When we purchased our coop the weather was cool. It was late Jan/early Feb and the coops three solid walls provided a great wind break from the cold, late winter winds. But now that temperatures are hitting triple digits here in Texas the coop needed windows in those solid south facing walls. We didn’t want to detract from the solid wall by just cutting holes in it, after all, winter will come again. But we couldn’t let the temps in the coop continue to hit 95+ F. So here is what we did.
We started by determining where we wanted the windows and how many we wanted. How you would determine this is going to be different than it was for us. We knew we would need hardware cloth to cover the openings and so we chose our window size based on the largest size we could for the hardware cloth we had on hand from previous projects. For us that ended up being 18″ x 24″. We then determined where we wanted them. We did this based on where our nesting boxes are positioned inside the coop. We also chose to go up high to create better cross ventilation up high where the hotter air will be. We then traced the outline of the window.
I then made some plunge cuts with my Skil Saw, but you could drill holes in the corners and connect them using a jigsaw or reciprocating saw. If you plan to use the cut out piece to cover the holes for winter as we decided to do, then it it important that you make as straight a cut as possible so you don’t have to try to correct bad cuts later.
After both windows were cut out, I stapled hardware cloth across both openings (the staples were just to hold it temporarily. The trim pieces will provide the actual support to hold the hardware cloth in place against predators). I then cut out trim pieces for the windows. I used some cedar that I had on hand as it will hold up fairly well outside. Especially after we get around to painting the coop. I chose to cut my trim pieces 1-1/2″ wide and did 45’s at the corners. If you don’t want to mess with cutting angles you could just cut the trim pieces to length and tack them in place.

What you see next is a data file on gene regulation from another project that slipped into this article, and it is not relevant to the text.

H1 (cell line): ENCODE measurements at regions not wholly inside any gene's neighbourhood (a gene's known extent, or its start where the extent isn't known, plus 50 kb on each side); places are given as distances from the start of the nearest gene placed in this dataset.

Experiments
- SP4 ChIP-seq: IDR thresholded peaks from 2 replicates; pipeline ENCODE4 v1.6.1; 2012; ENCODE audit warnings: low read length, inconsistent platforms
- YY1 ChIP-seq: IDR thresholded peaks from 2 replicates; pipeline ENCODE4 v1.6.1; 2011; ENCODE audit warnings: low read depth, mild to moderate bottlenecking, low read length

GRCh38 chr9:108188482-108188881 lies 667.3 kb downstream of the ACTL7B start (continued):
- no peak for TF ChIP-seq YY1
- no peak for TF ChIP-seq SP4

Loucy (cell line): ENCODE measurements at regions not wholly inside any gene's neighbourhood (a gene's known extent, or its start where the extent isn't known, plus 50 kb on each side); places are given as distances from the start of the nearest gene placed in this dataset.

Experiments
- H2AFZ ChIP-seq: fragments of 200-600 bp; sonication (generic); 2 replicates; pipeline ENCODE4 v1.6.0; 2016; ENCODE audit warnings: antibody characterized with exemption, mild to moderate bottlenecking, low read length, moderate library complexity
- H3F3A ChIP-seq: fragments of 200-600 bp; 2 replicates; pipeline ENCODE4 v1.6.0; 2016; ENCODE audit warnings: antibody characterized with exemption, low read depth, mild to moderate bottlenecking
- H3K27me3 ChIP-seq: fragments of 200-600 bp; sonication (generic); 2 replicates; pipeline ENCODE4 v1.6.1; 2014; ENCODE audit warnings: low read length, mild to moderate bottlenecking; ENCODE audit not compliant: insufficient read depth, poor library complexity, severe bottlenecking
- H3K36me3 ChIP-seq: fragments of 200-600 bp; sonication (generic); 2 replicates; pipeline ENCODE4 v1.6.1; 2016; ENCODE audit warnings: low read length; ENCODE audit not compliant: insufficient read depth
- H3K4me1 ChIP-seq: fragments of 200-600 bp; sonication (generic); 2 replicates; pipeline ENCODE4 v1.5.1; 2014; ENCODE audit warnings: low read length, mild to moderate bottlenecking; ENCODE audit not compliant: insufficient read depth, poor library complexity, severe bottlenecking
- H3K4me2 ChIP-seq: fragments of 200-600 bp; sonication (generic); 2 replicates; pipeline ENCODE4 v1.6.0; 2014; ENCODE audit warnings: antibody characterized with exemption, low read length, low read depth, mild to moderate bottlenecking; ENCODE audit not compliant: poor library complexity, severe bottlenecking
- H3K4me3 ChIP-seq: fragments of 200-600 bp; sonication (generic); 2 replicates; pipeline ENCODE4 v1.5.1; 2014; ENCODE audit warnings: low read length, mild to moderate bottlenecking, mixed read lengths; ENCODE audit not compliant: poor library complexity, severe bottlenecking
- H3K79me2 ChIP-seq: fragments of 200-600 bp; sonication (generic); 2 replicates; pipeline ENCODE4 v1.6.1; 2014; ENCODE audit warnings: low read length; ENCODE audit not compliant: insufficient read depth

To attach the cut out as a swing open door I used some extra piano hinges I had lying around. I then put knobs on the cut outs and barrel bolts to hold them shut. This way during colder months we can close them for the season and leave them open around the clock during the warmer months. I decided to place my hinges so that the door swings down. I did this to save on hardware. If you place it so that they open upward you would need to install some type of hardware to prop the door open and if you place the hinges on the sides the doors would stick out past the sides of the coop. As you can see this creates a large area for cross ventilation but during the winter it will seal up nice and tight to preserve heat.
If you have a coop in need of some windows then I hope that this helps you to get some installed. Chickens are susceptible to heat stroke in temperatures above about 90 degrees F so if your coop is too hot, consider some windows for cross ventilation. Have a great day and God bless!